Have a look in any law library catalog, and you’re bound to find dozens of references to books written by legal practitioners on the subject of cross examination. Cross examination is an art form and a skill that is highly-prized among litigators but one that is difficult to master. It is said that “practice makes perfect”; however, it is still worthwhile to know some techniques, rules, and even the “do this, but don’t do this” sort of guidelines to help lead the way. There is no magical shortcut to conducting a successful cross examination, but good old-fashioned trial and error and Stephen Gassman’s book, Cross Examination: A Primer for the Family Lawyer just might do the trick.
Beginning with what he terms as the “Commandments of Cross Examination,” Gassman launches into a discussion of the basic principles of conducting of what hopefully will become a successful cross examination. Providing simple suggestions such as "be brief" and "use repetition," the author outlines various guidelines to help you avoid some of the common pitfalls that could ruin what otherwise might have been a winning cross examination. There are situations, though, where it is advisable to not conduct a cross examination of a witness, and Gassman addresses some of those for you.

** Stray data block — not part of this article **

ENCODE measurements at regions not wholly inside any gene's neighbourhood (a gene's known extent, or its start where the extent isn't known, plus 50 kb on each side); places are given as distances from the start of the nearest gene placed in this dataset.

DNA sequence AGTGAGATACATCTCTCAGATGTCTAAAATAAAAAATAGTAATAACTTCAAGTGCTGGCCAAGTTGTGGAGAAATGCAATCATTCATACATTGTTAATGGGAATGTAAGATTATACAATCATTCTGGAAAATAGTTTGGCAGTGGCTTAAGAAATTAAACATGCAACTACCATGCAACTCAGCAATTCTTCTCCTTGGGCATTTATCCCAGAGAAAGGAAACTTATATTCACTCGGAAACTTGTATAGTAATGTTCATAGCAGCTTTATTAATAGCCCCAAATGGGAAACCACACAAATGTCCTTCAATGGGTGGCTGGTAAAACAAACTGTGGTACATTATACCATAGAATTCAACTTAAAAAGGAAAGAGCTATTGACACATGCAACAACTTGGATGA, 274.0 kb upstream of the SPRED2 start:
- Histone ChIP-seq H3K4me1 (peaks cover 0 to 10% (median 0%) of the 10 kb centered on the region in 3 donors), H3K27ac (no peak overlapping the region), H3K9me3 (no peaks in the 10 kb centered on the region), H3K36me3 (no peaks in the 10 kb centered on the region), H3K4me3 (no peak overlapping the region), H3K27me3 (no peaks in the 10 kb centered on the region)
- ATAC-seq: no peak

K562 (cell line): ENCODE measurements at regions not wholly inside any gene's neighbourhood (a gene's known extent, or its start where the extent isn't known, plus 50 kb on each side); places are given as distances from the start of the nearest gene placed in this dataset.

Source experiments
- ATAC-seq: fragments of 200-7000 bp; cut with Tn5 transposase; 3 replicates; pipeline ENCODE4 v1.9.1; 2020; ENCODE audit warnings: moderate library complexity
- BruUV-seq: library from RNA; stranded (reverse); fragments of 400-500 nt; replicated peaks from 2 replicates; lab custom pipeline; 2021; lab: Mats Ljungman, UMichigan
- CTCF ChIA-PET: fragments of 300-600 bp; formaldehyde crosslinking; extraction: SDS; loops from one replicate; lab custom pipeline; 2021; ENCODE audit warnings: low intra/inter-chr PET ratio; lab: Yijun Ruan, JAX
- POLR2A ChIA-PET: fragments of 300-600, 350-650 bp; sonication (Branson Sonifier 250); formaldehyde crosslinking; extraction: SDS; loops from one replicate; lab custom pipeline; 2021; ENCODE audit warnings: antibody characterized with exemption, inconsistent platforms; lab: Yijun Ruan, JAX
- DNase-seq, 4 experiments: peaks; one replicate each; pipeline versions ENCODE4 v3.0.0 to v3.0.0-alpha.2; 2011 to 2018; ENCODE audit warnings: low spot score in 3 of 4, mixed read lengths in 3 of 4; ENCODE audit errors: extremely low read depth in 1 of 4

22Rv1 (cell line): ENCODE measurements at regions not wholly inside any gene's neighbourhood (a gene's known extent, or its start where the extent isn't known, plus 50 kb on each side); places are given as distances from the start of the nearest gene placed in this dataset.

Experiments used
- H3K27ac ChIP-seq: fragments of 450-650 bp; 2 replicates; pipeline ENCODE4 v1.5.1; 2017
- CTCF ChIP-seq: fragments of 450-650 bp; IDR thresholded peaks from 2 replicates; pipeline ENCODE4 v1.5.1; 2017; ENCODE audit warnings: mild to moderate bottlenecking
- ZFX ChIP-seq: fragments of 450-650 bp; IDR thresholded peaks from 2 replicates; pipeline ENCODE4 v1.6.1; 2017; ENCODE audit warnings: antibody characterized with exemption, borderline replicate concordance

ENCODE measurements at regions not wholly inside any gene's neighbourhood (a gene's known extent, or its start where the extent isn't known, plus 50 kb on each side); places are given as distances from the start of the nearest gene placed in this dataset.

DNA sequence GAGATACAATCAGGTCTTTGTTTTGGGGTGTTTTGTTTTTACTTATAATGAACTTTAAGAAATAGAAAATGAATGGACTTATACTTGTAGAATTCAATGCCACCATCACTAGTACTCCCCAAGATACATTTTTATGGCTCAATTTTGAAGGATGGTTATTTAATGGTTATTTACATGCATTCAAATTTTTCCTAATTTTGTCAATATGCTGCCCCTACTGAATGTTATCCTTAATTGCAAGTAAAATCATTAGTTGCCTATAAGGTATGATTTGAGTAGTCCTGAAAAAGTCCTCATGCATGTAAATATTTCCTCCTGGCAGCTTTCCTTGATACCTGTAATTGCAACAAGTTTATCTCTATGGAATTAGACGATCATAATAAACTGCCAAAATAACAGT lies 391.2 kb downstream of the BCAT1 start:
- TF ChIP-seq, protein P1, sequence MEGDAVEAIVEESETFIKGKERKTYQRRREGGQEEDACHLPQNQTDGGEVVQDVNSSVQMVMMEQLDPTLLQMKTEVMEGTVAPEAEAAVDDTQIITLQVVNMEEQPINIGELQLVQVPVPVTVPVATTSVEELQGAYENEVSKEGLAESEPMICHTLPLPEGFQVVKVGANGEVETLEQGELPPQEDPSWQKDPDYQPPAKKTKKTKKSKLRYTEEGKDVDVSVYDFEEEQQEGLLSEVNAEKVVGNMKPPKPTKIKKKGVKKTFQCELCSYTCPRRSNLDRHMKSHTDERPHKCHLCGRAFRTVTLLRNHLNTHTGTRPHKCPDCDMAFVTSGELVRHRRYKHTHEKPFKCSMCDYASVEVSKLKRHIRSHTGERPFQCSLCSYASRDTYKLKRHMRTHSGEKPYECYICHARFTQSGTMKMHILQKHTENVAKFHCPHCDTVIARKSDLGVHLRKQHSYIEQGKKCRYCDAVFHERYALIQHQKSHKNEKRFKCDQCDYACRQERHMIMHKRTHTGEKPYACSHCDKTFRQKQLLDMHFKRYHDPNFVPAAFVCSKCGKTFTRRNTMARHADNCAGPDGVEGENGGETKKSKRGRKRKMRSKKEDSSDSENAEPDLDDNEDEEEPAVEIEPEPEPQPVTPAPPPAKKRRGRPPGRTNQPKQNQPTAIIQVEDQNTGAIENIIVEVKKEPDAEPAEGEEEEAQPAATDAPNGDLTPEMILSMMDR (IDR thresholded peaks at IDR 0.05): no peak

Other principles that the author enlightens his readers about are those of primacy and recency, both of which deal with timing, and the concept of looping, a tool used for emphasis. He also highlights some cross examination techniques like the use of trilogies, hints about body language, handling the witness with an inability to recollect, and overcoming the hearsay objection. Gassman also provides guidance on impeachment, preparing a witness for cross examination, and conducting cross examination of expert witnesses, including those used in child custody cases.
If you are seeking ways to improve your cross examination skills or are looking for help conducting that first cross examination, have a look at Cross Examination: A Primer for the Family Lawyer.